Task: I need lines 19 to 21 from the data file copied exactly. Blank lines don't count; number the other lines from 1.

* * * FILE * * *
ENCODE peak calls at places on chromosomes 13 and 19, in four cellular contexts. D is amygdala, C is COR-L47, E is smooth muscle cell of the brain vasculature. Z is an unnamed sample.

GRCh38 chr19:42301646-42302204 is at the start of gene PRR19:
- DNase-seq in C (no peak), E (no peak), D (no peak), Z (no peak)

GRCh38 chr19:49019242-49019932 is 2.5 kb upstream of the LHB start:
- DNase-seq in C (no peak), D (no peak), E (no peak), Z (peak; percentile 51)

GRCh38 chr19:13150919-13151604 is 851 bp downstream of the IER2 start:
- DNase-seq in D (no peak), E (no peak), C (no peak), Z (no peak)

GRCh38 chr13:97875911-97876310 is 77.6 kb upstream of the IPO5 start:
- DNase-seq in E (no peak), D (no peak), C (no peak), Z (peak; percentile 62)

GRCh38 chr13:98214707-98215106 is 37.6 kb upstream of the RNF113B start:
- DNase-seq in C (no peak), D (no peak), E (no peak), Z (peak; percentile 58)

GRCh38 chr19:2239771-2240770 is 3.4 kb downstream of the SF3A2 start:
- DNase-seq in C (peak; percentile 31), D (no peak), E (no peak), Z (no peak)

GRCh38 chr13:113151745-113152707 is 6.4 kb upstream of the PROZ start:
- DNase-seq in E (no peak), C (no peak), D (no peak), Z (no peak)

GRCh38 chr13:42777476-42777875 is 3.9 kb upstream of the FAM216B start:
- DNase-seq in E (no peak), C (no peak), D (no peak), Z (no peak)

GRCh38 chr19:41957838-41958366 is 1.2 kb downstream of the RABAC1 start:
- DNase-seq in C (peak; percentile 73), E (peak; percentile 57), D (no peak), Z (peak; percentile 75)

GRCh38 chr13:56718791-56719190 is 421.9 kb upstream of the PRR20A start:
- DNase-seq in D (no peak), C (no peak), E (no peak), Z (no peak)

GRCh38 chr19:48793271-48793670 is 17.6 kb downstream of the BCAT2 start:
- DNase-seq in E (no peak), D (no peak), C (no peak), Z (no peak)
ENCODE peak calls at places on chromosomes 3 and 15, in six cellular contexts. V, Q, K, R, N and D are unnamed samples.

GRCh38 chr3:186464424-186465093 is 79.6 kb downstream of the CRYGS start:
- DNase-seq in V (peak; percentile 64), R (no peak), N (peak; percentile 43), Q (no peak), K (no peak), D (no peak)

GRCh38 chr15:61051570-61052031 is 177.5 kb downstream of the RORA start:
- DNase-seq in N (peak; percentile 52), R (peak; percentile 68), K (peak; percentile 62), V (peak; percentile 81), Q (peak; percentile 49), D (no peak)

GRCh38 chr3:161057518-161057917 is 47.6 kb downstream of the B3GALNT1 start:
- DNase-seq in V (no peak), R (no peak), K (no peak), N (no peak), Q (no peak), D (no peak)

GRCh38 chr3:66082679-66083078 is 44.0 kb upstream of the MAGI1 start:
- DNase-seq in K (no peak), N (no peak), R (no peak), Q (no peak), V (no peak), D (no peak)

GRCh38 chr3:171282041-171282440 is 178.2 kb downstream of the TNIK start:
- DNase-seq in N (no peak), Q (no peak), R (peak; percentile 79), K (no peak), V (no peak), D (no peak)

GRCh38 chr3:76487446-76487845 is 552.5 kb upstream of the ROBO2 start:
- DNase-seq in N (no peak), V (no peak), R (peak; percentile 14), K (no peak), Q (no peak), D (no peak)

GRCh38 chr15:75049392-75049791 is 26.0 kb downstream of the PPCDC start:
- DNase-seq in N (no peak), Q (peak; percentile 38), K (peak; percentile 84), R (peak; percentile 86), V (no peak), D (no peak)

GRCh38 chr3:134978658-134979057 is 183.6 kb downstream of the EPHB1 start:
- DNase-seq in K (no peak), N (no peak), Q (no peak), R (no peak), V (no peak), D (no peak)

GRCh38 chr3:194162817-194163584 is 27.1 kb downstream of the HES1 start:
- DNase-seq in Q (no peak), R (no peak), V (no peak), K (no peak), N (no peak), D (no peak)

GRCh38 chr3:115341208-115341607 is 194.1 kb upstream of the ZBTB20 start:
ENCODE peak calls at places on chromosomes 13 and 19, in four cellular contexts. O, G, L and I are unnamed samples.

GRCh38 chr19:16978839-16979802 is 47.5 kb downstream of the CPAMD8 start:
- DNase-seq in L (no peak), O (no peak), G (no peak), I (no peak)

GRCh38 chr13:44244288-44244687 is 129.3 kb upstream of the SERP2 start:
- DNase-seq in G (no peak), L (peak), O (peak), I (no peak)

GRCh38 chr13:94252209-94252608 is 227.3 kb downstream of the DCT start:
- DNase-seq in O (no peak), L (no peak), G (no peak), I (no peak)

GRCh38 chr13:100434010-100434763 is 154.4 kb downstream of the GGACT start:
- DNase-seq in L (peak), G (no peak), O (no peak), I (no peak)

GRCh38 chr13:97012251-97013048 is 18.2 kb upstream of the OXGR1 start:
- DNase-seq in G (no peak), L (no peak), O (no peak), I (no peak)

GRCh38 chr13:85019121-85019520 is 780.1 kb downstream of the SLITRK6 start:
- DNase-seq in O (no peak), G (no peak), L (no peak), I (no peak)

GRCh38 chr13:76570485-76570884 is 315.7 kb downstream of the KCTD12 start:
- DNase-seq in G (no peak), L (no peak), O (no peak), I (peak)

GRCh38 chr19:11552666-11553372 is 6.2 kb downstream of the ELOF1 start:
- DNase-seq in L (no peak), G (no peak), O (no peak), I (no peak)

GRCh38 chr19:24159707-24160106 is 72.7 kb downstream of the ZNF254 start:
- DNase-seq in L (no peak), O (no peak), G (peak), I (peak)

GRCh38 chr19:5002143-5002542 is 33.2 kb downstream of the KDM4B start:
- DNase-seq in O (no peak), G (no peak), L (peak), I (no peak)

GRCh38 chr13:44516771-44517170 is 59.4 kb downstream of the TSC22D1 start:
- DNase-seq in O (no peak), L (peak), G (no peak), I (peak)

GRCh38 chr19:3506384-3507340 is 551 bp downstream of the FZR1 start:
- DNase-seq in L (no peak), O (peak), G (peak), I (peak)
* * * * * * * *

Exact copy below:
- DNase-seq in C (peak; percentile 73), E (peak; percentile 57), D (no peak), Z (peak; percentile 75)

GRCh38 chr13:56718791-56719190 is 421.9 kb upstream of the PRR20A start:
- DNase-seq in D (no peak), C (no peak), E (no peak), Z (no peak)